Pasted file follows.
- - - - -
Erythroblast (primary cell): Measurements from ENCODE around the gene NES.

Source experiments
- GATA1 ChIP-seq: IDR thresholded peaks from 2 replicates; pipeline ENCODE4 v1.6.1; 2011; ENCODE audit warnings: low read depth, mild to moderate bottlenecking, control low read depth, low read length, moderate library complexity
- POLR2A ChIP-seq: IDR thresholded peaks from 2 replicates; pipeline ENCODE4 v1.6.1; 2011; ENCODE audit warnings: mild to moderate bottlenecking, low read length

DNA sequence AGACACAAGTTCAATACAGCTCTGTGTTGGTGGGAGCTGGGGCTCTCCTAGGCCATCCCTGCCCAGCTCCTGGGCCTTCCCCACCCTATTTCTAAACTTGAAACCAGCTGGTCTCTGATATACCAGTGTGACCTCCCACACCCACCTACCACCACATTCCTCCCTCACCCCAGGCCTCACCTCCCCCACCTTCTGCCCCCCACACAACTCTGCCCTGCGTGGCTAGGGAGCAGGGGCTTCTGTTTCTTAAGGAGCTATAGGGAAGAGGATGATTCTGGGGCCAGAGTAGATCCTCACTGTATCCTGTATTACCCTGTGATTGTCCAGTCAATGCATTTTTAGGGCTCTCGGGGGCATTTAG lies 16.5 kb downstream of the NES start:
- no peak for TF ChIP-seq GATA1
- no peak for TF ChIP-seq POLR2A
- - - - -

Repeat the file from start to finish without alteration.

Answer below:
Erythroblast (primary cell): Measurements from ENCODE around the gene NES.

Source experiments
- GATA1 ChIP-seq: IDR thresholded peaks from 2 replicates; pipeline ENCODE4 v1.6.1; 2011; ENCODE audit warnings: low read depth, mild to moderate bottlenecking, control low read depth, low read length, moderate library complexity
- POLR2A ChIP-seq: IDR thresholded peaks from 2 replicates; pipeline ENCODE4 v1.6.1; 2011; ENCODE audit warnings: mild to moderate bottlenecking, low read length

DNA sequence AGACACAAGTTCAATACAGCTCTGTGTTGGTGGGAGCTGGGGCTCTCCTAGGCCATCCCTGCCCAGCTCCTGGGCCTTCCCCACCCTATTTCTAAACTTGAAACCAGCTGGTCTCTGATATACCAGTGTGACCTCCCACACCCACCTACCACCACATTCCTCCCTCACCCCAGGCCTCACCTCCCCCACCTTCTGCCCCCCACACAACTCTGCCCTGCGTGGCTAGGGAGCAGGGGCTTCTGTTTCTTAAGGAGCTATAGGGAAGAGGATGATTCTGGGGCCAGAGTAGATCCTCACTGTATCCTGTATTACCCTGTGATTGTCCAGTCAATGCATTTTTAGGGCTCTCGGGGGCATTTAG lies 16.5 kb downstream of the NES start:
- no peak for TF ChIP-seq GATA1
- no peak for TF ChIP-seq POLR2A